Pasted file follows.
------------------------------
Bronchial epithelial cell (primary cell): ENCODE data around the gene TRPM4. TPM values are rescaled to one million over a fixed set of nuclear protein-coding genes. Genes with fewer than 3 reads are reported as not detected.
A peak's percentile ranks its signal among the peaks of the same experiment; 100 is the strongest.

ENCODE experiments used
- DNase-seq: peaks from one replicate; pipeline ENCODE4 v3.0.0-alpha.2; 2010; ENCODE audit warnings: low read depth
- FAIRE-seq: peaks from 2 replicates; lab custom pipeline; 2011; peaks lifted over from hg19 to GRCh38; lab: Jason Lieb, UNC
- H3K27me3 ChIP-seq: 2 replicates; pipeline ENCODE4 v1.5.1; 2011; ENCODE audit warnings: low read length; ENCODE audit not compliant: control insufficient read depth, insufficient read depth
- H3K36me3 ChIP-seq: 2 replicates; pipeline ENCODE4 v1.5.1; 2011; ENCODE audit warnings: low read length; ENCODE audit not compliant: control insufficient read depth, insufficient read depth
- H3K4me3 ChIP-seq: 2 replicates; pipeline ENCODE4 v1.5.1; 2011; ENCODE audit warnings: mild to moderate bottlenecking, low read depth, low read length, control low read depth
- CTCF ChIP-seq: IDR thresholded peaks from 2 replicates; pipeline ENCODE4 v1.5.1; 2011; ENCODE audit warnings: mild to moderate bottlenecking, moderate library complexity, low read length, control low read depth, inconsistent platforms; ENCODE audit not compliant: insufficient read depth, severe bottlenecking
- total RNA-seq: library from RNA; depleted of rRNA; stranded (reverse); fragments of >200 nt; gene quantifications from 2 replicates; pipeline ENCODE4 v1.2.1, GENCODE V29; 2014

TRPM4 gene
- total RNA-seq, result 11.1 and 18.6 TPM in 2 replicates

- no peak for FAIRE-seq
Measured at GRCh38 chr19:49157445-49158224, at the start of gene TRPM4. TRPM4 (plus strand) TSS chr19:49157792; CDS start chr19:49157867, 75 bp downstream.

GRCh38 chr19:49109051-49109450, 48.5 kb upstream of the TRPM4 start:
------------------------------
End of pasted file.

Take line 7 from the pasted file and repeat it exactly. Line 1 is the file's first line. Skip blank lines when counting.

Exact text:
- H3K36me3 ChIP-seq: 2 replicates; pipeline ENCODE4 v1.5.1; 2011; ENCODE audit warnings: low read length; ENCODE audit not compliant: control insufficient read depth, insufficient read depth